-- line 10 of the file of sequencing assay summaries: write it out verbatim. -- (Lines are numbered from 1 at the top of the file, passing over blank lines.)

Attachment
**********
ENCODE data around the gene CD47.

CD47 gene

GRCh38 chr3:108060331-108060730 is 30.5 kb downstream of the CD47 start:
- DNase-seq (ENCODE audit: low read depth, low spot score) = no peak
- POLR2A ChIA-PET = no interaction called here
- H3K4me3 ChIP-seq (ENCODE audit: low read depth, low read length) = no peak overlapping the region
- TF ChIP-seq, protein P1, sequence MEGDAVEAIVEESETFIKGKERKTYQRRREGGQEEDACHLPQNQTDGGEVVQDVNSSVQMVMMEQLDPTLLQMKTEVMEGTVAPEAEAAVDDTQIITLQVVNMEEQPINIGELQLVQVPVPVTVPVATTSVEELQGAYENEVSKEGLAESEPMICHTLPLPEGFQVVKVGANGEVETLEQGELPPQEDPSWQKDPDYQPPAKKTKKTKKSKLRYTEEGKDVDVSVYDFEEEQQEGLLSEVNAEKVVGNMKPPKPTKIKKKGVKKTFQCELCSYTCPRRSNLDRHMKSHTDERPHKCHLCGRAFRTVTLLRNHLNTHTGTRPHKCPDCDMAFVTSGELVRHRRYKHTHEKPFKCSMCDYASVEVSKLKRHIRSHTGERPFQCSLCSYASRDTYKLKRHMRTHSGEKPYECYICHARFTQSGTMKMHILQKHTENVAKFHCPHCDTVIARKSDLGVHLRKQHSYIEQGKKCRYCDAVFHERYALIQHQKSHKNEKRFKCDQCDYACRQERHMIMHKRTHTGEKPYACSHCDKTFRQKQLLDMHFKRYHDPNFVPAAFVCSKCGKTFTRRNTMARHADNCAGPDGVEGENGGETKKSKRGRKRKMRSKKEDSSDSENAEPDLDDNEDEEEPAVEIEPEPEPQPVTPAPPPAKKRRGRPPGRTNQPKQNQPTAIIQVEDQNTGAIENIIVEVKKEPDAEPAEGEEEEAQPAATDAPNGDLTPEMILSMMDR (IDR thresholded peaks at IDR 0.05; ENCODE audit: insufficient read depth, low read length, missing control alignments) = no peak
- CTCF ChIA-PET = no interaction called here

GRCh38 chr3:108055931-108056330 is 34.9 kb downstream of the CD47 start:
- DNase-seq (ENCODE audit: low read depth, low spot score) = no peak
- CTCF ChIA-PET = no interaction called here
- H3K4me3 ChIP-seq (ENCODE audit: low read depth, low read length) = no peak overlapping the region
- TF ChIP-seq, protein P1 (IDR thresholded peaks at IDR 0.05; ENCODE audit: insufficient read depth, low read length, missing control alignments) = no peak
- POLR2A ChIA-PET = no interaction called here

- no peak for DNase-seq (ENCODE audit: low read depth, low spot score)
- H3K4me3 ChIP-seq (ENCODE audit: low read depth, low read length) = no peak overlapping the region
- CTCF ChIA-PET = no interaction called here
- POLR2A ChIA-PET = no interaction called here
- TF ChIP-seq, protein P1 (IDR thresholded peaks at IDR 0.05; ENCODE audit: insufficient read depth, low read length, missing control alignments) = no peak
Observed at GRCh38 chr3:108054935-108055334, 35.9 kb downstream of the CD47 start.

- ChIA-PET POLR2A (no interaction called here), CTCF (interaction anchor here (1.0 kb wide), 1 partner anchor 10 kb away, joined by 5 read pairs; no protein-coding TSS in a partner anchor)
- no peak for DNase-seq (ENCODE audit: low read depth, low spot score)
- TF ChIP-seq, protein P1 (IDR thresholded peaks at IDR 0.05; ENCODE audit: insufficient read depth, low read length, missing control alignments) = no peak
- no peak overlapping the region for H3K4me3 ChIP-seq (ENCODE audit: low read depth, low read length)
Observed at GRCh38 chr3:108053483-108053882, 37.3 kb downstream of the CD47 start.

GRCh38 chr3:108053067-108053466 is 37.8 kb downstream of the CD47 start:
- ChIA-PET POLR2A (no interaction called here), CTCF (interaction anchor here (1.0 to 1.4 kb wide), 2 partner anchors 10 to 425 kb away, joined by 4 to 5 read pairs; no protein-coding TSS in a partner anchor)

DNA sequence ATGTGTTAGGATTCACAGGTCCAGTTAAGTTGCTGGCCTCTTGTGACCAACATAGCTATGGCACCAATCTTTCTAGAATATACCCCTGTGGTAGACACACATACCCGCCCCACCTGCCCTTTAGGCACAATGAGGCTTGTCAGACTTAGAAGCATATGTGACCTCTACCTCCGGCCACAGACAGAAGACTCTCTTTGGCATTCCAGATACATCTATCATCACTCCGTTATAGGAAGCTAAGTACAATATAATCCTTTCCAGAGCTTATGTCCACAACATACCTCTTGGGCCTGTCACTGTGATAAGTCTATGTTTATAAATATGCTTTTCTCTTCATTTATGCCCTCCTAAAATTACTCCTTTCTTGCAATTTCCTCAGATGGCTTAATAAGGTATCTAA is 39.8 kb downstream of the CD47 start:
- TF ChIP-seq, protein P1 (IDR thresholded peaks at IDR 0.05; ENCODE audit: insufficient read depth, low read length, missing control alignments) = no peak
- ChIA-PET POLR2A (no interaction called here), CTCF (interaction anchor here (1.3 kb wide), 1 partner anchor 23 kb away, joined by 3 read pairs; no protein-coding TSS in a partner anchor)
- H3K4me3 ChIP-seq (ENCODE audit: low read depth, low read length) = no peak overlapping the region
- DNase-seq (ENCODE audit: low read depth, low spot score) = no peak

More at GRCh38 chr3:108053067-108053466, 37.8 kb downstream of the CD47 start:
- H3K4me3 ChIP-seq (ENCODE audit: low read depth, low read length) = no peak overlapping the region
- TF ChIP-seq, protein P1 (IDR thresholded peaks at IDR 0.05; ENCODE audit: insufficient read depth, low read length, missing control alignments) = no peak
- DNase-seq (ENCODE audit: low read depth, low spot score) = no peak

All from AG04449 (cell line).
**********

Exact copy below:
- DNase-seq (ENCODE audit: low read depth, low spot score) = no peak